Friday 28 April 2017

Energy watchdog agrees €12.8m funding for gas filling stations

A van being filled with Compressed Natural Gas in the US – there are plans for its use in Ireland
A van being filled with Compressed Natural Gas in the US – there are plans for its use in Ireland
Paul Melia

Paul Melia

THE energy regulator has approved funding for Gas Networks Ireland (GNI) to roll out compressed natural gas (CNG) filling stations across the country.

In a decision paper, the Commission for Energy Regulation (CER) found that although projections on uptake provided by GNI were "uncertain", and despite concerns that the project might not stack up financially, the utility will be allowed spend €12.8m installing 13 stations to help reduce transport emissions and encourage a switch to cleaner fuels.

The move comes after the Irish Independent yesterday revealed that GNI plans to develop a network of 70 fast-fill stations over time across the county to encourage hauliers, transport companies and commercial firms to switch from diesel. While vehicles are 15pc more expensive to buy, fuel savings can be as high as 30pc and emissions sharply reduced.

The CER said that GNI was provided with almost €6m last July from the European Commission to undertake a study into the potential for CNG in the Irish market. This funding was dependent on additional funding of €12.8m being approved by the regulator, and following a previous allocation of €6m secured by GNI. The total cost of the so-called 'Causeway Study' is €23.47m. The funding approved will be added to gas customer bills, which will increase by €1.20 a year.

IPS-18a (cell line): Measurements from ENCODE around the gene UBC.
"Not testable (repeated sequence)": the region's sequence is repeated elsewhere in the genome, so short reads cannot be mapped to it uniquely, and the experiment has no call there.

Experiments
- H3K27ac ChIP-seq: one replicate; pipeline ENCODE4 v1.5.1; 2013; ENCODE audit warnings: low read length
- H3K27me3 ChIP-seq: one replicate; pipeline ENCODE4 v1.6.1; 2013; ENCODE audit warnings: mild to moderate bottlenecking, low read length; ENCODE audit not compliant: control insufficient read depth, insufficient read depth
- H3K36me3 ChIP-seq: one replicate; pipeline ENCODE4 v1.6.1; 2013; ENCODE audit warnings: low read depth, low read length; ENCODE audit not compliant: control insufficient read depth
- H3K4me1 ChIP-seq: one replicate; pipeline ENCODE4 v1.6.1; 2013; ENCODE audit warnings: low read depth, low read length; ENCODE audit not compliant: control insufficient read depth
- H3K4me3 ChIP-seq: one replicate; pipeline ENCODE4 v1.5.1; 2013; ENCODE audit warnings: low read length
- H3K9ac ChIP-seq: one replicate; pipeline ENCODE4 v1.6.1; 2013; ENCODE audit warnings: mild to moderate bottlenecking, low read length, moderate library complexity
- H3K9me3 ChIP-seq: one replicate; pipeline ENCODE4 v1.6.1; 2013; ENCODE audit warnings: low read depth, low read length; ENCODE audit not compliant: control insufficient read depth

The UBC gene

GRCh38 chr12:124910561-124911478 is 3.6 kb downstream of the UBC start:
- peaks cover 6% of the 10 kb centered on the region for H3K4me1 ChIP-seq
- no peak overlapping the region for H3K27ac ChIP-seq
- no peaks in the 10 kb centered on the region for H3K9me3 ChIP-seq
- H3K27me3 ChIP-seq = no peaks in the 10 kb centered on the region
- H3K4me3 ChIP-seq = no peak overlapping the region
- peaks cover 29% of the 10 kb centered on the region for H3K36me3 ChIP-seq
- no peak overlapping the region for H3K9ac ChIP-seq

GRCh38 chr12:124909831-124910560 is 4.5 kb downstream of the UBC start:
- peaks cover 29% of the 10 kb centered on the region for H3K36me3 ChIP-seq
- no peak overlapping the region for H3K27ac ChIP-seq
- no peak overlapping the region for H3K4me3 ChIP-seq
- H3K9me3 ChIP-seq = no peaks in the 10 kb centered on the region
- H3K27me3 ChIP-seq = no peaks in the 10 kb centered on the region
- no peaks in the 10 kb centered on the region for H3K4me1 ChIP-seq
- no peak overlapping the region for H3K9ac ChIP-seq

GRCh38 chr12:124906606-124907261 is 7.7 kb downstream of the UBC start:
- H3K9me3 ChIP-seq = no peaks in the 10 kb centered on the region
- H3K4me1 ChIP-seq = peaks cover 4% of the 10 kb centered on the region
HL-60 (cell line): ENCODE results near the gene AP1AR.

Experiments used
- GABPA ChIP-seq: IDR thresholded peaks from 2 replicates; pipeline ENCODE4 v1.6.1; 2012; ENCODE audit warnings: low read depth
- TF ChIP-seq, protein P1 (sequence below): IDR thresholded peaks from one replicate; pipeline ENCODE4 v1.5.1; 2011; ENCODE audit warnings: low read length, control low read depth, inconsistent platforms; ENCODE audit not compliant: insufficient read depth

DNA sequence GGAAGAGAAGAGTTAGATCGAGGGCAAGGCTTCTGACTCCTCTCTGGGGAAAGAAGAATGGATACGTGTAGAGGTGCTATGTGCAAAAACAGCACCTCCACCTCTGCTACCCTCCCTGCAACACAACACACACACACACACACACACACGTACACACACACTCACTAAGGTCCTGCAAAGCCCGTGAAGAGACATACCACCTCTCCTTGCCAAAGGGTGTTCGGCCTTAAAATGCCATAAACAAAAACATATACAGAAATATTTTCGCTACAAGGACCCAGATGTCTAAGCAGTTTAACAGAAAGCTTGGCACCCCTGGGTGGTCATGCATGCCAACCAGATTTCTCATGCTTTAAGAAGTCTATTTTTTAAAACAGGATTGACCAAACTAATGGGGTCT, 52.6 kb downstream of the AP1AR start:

Despite raising concerns, the regulator said it was "appropriate" that funding be approved as innovation funding could include projects "where the financial benefits are not certain".

In its submission, GNI said it believed the market will be made up of 266 trucks and 254 buses by 2024. However, it believes that the potential market is made up of 20,000 HGVs and 12,000 buses.

CNG can play an important role in cutting pollution by decarbonising the transport sector, where emissions have sharply risen in recent years as economic growth resumed. Last year, they rose by 6pc. The Environmental Protection Agency predicts they will rise by 10pc to 16pc over 2014 levels by 2020, and it is highly likely that binding EU targets to make deep cuts will be missed.

The application for funding was supported by a number of firms including Bus Éireann, Celtic Linen and food and drinks giants Diageo and Glanbia. The Department of Transport also lent support, and will shortly publish a public consultation on a national policy framework aimed at supporting uptake of alternative fuels in the sector, including CNG.

In Budget 2015, the Government introduced a reduced rate of excise for CNG, which will remain in place until 2023.

Irish Independent

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